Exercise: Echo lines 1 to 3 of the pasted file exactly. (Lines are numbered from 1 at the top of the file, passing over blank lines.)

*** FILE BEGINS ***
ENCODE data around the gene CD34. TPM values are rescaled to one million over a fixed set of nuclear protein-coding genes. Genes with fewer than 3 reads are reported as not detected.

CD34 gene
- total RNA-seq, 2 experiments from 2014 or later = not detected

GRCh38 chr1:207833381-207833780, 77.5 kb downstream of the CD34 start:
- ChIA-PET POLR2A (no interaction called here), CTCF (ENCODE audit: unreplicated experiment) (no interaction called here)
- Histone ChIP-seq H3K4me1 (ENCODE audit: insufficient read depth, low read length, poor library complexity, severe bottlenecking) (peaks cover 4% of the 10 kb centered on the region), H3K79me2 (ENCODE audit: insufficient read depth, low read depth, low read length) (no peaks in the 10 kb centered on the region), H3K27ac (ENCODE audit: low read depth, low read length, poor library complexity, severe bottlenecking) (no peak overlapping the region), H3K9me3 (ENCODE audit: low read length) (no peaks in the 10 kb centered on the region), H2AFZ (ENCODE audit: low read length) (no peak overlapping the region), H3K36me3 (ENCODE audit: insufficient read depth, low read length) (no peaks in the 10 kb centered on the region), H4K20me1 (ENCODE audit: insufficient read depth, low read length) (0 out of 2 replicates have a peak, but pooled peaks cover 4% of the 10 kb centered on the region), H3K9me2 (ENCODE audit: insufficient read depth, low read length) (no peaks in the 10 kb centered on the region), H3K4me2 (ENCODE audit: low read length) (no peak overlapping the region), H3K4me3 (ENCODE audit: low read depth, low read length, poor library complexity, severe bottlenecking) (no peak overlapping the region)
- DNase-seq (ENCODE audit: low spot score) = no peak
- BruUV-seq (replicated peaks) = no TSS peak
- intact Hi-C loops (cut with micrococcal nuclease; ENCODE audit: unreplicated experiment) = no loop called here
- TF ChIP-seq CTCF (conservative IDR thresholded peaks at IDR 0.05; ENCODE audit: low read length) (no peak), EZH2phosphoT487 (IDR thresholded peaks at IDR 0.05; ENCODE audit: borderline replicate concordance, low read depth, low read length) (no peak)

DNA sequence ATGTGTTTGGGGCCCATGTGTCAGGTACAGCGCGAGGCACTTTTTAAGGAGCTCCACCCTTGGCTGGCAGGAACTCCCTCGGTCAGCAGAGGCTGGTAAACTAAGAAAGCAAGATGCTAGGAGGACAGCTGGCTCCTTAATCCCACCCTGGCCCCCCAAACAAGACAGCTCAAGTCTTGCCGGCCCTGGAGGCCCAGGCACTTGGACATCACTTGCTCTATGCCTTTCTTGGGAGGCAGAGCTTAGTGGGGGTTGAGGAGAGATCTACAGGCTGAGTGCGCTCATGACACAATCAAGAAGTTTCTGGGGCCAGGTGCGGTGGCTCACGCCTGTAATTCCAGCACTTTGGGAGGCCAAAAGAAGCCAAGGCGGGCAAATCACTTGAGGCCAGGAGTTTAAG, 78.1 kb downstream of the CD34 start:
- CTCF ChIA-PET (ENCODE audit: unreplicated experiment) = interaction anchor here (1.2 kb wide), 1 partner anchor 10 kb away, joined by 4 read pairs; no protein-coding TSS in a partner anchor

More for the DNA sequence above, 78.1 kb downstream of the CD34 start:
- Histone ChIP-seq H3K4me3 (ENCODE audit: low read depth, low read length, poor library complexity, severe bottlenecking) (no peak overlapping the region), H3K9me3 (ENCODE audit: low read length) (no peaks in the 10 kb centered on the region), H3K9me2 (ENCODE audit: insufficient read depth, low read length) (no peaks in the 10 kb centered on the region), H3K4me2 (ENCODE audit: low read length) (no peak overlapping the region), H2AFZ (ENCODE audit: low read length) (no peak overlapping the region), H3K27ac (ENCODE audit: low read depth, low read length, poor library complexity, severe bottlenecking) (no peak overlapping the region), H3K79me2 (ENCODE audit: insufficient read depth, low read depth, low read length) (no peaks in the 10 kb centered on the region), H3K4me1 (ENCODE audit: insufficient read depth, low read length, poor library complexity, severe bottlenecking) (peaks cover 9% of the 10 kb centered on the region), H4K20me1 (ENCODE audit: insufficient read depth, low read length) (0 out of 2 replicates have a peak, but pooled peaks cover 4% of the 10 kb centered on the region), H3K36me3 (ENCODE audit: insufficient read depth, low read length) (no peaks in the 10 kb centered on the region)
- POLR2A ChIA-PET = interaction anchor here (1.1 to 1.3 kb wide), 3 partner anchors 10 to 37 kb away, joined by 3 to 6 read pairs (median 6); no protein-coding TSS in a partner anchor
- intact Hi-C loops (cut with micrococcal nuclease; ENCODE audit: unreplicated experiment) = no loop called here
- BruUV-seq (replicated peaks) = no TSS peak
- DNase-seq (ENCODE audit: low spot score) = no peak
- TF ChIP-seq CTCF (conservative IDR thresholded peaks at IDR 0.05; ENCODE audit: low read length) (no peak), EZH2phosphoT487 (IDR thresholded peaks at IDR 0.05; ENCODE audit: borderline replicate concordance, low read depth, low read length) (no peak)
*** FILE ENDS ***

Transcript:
ENCODE data around the gene CD34. TPM values are rescaled to one million over a fixed set of nuclear protein-coding genes. Genes with fewer than 3 reads are reported as not detected.

CD34 gene
- total RNA-seq, 2 experiments from 2014 or later = not detected